ETA said it had suspended the "armed struggle" in Catalonia in a truce backdated "to 1 January 2004" in its statement broadcast on the Basque station Radio Euskadi.

  

In the statement also carried on Catalan radio stations, a spokesman for ETA, which has been blamed for the deaths of 816 people in the past 35 years, said the group "wishes to strengthen links between our (Basque and Catalan) peoples."

  

ETA saw "numerous points in common between Catalonia and the Basque country, two regions oppressed by the French and Spanish states," it added.

  

New situation

 

The spokesman explained the move by alluding to "the new political situation in Catalonia," which last November elected its first left-wing government in the democratic era that dawned with the end of the Franco dictatorship in 1975.

  

But Spain's Interior Minister Angel Acebes swiftly dismissed the move, saying the announcement would not alter the government stance on ETA.

  

"We will pursue our strategy of hunting down ETA on the basis of the law, both in Catalonia and in the rest of Spain," Acebes told Spanish state radio.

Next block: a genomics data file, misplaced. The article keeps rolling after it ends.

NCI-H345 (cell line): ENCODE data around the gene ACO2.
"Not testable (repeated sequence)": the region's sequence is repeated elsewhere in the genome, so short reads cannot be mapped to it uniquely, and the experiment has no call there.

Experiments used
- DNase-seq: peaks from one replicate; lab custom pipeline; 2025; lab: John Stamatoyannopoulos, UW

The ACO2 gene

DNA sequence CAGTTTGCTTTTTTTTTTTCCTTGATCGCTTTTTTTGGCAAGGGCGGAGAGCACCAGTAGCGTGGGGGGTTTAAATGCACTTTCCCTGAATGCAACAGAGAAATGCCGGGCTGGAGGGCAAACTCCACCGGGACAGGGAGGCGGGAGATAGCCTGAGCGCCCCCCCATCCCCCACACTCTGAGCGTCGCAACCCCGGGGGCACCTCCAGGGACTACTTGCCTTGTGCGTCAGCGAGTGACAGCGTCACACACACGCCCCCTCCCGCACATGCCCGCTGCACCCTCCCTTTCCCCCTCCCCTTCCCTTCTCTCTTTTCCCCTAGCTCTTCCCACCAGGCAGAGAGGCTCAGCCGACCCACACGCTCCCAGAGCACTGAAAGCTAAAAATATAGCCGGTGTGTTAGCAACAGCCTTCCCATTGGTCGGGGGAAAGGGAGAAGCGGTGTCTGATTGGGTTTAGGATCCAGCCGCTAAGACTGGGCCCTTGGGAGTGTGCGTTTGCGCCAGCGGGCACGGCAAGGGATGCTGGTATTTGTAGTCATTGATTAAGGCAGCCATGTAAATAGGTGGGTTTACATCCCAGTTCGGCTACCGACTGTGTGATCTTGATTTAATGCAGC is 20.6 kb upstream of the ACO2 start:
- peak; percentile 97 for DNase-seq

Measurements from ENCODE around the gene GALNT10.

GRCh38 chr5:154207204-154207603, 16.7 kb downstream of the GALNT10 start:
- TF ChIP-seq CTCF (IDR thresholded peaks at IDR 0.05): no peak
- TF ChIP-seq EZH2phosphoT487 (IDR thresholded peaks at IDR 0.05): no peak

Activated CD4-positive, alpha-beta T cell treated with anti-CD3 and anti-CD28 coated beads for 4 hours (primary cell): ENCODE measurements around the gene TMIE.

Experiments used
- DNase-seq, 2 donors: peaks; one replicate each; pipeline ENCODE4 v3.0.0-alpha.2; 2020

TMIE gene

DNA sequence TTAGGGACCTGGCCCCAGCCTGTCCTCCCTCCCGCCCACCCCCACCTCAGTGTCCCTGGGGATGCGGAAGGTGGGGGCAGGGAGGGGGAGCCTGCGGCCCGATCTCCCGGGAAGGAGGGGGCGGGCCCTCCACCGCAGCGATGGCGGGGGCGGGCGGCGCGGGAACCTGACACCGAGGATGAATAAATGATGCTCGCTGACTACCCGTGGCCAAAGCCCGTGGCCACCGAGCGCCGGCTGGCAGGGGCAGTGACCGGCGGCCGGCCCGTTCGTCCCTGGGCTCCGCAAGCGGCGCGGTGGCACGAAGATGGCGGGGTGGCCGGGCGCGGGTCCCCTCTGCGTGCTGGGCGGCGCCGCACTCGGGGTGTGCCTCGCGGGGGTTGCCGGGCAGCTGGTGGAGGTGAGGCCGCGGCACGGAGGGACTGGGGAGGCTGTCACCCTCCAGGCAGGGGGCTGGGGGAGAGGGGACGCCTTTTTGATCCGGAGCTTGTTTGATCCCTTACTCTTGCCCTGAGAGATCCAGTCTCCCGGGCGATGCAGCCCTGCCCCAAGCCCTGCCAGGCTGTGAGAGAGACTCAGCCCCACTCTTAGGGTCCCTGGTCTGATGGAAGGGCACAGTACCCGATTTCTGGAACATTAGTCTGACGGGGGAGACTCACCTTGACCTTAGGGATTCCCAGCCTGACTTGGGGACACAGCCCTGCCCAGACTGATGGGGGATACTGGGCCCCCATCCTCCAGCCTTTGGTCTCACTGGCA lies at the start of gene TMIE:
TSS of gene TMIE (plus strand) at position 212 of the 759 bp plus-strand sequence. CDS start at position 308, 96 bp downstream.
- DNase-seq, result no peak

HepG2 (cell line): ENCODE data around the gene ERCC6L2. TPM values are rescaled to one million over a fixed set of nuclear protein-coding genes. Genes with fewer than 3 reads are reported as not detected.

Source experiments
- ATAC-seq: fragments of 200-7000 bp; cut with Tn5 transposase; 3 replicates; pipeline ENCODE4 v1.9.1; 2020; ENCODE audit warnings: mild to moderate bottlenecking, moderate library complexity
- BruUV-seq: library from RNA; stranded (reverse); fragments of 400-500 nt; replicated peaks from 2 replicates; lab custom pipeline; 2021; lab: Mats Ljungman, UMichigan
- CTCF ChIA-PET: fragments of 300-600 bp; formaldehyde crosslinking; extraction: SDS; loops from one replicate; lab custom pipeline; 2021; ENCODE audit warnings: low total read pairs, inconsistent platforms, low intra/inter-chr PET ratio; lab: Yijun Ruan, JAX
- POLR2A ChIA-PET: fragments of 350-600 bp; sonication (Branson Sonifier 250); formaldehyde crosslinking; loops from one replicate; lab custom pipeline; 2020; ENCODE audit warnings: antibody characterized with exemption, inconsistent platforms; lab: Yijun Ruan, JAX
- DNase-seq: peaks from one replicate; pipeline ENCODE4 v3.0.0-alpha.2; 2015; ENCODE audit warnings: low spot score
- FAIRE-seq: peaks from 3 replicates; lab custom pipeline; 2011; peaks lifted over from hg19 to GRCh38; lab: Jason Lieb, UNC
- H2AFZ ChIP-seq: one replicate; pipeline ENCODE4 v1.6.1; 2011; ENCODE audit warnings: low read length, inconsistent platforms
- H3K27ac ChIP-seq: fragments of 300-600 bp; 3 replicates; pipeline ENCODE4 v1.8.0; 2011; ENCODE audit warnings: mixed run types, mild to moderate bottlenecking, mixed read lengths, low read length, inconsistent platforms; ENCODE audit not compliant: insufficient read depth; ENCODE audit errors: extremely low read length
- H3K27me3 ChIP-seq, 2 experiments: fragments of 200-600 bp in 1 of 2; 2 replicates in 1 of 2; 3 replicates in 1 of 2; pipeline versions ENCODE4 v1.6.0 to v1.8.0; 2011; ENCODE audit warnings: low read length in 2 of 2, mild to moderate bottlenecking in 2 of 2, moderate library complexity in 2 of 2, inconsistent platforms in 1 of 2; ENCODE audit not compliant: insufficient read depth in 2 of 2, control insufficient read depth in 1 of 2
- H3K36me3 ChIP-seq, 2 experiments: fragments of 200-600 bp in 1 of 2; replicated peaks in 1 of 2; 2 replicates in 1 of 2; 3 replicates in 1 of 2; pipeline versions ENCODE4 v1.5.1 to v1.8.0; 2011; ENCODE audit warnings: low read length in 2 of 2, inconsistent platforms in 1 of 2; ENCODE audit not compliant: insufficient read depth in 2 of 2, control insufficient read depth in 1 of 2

"This is a truce which benefits only ETA and it is a trap for democracy," Acebes added.

  

"This is a truce which benefits only ETA and it is a trap for democracy"

Angel Acebes,
interior minister, Spain

The announcement comes less than two weeks after ETA, fighting for an independent state in the northern Basque region of Spain and parts of southwestern France, warned it would attack tourist areas across Spain all year round.

  

A wave of attacks last summer injured more than a dozen people at popular east coast resorts but reinforced cooperation between French and Spanish police has led to a wave of ETA arrests.

  

The conservative Spanish government bitterly opposes plans for greater Basque autonomy by the Basque region moderate nationalist government.

  

The development comes barely three weeks after the former deputy leader of the Catalan government resigned after admitting to holding a secret meeting in southern France with ETA members.

  

Josep Lluis Carod Rovira, who fronts the left wing pro-independence Republican Left in the Catalan parliament, in coalition with the Catalan Socialists and a hard left ecologist movement, denied reaching an accord with ETA.

  

He said he had agreed to the meeting as "I do not want more victims of ETA, nor assassinations or deaths - that's why I spoke with ETA."